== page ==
Every day, 37 people in Australia are diagnosed with Parkinson’s disease. Despite best medical intervention, Parkinson’s patients still have a steady decline in physical function and activity.
Research shows that exercise-based programs are beneficial to Parkinson’s patients, however long-term behaviour change is difficult to achieve. Wesley Medical Research, in conjunction with The University of Queensland, is working to find a solution.
Professor Sandra Brauer (Physiotherapist) and Associate Professor John O’Sullivan (Neurologist) are determined to give patients the best opportunity to slow progression of the disease by trialling a new intervention that combines exercise, self-monitoring devices and education.
“As a Physiotherapist, I have seen benefits from exercise sessions including improving patients’ walking ability and quality of life. This trial aims to address participant’s physical fitness, confidence and motivation to get going, and keep going with exercise” said Professor Brauer.
The clinical trial involves 96 patients, randomised to either usual care or the intervention group. This intervention extends previous research by using this training to explicitly improve patient’s belief they can exercise safely while providing tools and strategies to change their activity levels permanently.
The usual care group will be monitored via questionnaires and patient interviews in combination with standard follow-up from their Neurologist and General Practitioner.
The intervention participants are required to attend group exercise sessions at The Wesley Hospital over a 4-week period. Each participant will be given a Garmin VivoSmart monitoring device, enabling participants to measure their own performance via a mobile application, while providing physiotherapists with accurate data to track activity outside training sessions. A portion of each exercise session will involve training in motivational coaching, guiding participants through the process of setting short- and long-term goals, as well as formulating action plans and coping strategies.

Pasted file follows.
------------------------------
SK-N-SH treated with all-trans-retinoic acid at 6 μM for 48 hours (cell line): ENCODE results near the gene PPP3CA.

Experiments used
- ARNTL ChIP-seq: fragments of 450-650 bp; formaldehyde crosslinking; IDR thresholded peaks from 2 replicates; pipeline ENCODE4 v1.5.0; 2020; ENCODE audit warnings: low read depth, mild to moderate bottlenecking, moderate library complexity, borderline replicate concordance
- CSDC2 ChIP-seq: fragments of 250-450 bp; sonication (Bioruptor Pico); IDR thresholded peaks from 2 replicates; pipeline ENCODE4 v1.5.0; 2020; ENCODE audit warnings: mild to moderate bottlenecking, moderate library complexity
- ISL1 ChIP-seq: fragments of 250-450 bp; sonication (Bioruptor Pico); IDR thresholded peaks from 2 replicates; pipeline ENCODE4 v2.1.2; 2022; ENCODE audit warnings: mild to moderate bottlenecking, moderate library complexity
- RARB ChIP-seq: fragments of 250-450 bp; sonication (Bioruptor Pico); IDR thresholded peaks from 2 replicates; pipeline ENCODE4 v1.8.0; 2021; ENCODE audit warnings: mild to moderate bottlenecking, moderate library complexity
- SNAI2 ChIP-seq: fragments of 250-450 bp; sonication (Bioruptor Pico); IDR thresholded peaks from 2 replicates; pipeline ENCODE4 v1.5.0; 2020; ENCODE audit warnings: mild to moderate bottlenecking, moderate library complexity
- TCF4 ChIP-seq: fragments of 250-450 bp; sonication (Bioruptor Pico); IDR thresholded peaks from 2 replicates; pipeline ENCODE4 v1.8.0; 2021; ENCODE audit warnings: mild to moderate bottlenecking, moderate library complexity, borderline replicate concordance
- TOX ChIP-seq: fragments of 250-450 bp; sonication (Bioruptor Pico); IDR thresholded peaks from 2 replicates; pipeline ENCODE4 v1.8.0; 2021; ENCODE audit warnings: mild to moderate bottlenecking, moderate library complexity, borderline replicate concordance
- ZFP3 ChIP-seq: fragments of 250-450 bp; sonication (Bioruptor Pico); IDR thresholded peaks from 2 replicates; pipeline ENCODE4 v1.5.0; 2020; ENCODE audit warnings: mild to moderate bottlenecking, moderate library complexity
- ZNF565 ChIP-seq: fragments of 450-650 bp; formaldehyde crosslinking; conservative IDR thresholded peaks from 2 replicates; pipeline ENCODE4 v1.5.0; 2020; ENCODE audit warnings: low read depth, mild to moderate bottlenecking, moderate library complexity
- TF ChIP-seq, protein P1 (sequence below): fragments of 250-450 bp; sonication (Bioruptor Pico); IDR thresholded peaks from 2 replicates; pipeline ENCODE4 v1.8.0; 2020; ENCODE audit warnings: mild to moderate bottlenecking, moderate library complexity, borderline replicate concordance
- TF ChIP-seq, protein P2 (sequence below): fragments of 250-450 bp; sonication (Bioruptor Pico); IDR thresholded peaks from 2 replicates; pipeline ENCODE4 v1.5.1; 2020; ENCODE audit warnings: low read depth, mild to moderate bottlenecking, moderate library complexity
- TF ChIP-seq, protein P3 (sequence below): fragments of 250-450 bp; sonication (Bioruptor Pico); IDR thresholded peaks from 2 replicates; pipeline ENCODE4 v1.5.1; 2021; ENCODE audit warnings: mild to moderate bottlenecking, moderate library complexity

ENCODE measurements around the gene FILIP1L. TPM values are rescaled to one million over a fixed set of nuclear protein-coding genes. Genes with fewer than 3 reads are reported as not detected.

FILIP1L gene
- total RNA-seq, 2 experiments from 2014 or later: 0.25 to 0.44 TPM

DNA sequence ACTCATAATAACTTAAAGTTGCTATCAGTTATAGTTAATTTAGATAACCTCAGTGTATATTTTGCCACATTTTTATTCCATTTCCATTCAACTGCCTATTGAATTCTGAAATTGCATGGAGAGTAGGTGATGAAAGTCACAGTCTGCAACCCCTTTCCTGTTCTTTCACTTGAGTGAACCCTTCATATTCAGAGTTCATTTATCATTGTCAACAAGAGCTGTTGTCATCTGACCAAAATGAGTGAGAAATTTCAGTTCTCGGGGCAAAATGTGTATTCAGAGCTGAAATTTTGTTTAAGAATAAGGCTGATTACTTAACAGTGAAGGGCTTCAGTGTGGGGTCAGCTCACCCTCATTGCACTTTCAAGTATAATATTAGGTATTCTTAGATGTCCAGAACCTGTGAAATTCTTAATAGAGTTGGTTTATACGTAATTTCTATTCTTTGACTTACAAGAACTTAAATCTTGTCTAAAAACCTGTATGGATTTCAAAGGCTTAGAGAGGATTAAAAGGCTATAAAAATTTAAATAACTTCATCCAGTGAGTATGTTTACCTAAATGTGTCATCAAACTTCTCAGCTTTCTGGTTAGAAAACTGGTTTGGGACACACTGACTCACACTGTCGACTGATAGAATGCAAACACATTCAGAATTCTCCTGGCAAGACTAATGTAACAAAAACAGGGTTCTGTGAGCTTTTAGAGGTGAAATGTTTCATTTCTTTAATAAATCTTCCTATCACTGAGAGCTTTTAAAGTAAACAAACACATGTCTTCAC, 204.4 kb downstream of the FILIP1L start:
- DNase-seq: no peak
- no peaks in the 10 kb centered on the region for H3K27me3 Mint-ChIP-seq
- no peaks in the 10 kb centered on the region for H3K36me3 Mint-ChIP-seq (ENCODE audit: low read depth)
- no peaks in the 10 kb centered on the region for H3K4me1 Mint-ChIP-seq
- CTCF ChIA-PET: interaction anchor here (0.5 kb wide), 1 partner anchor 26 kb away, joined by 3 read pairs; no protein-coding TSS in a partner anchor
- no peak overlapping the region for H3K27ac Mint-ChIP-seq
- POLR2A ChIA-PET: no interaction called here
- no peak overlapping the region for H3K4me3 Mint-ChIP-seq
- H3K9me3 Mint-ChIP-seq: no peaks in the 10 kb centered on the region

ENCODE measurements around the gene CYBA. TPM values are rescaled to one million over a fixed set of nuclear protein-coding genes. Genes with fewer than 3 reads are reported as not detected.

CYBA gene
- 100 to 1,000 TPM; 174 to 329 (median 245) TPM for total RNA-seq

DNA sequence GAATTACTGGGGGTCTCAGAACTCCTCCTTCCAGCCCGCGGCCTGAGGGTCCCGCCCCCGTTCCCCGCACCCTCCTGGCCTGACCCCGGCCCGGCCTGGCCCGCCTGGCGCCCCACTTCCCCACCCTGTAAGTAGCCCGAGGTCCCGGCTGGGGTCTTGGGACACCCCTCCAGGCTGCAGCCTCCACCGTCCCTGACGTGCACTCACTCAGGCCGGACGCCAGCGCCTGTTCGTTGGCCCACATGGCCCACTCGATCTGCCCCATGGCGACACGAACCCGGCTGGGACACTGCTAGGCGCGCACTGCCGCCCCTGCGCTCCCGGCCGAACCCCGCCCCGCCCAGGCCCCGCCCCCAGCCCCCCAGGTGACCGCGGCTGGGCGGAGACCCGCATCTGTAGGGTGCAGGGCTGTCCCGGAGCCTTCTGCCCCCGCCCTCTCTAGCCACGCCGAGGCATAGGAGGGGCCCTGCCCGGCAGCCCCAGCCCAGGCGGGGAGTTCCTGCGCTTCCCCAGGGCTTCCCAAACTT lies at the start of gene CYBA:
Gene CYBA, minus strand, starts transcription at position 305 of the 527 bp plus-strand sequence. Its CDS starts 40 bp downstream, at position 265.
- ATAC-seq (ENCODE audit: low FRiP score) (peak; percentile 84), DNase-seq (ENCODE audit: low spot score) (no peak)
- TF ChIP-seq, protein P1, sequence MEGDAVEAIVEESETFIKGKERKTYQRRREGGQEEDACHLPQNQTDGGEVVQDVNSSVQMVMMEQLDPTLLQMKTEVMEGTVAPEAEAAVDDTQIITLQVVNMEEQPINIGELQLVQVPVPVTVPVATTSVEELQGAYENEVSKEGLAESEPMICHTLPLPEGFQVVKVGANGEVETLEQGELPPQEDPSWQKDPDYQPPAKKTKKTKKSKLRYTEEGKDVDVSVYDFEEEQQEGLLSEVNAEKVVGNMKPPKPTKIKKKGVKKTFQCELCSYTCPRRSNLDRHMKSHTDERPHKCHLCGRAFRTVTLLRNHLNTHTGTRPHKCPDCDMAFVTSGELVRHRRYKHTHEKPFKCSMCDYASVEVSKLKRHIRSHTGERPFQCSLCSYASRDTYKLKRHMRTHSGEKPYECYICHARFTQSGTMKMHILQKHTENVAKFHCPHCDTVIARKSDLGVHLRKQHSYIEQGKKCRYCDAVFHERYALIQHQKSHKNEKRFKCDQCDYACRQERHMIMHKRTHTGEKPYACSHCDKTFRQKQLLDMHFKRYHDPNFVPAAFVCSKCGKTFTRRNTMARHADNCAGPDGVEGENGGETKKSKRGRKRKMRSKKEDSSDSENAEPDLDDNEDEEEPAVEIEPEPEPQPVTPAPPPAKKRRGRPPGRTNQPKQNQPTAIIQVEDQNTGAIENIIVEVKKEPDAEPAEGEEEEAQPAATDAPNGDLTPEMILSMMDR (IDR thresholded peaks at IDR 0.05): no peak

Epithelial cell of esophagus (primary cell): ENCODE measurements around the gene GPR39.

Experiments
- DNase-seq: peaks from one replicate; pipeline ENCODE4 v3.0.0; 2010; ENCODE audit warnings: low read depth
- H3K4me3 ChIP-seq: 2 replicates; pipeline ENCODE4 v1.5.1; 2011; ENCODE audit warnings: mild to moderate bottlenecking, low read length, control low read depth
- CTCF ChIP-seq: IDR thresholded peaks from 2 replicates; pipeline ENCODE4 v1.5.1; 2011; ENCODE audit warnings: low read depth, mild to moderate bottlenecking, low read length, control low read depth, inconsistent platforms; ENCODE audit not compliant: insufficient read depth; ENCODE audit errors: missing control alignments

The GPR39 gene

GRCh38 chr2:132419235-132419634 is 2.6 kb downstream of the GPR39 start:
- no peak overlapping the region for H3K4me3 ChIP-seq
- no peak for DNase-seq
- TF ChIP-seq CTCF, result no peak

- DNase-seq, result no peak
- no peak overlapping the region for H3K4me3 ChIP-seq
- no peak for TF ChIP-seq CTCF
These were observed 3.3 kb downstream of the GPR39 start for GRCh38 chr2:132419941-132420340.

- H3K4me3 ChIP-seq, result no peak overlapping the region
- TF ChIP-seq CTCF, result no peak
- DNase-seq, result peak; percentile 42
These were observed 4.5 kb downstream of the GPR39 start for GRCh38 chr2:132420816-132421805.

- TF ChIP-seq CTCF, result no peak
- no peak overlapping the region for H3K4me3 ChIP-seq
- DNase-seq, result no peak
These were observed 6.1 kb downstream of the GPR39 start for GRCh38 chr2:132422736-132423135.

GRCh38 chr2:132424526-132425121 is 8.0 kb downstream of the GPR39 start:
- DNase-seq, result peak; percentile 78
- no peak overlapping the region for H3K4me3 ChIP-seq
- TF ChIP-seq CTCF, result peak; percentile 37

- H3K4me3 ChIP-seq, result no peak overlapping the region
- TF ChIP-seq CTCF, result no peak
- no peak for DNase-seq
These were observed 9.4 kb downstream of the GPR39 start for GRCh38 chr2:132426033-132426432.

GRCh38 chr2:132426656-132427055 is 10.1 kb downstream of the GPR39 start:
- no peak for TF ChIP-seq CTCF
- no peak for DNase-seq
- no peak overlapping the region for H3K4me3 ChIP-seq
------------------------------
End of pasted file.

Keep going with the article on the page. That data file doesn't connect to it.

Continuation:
Specifically, the intervention has been designed to enhance participants’ motivation for engaging in physical activity by satisfying their needs for competence, autonomy and relatedness. Patient Michael Fitzgerald has just completed the four-week program and has seen great benefits both physically and emotionally. “I have seen a significant improvement in my symptoms including a reduction in the tremor in my left hand. I found that since the trial, I can comfortably hold a glass and engage in social conversation.”
If successful, this novel approach could easily be translated into clinical practice. The outcome will equip patients with the skills needed to improve their physical activity and functional ability and importantly, the ability to maintain it.
“If you have been diagnosed with Parkinson’s disease, sign-up for this trial. I have seen real benefit from this program. It should available to everyone as part of the mainstream treatment” said Michael.
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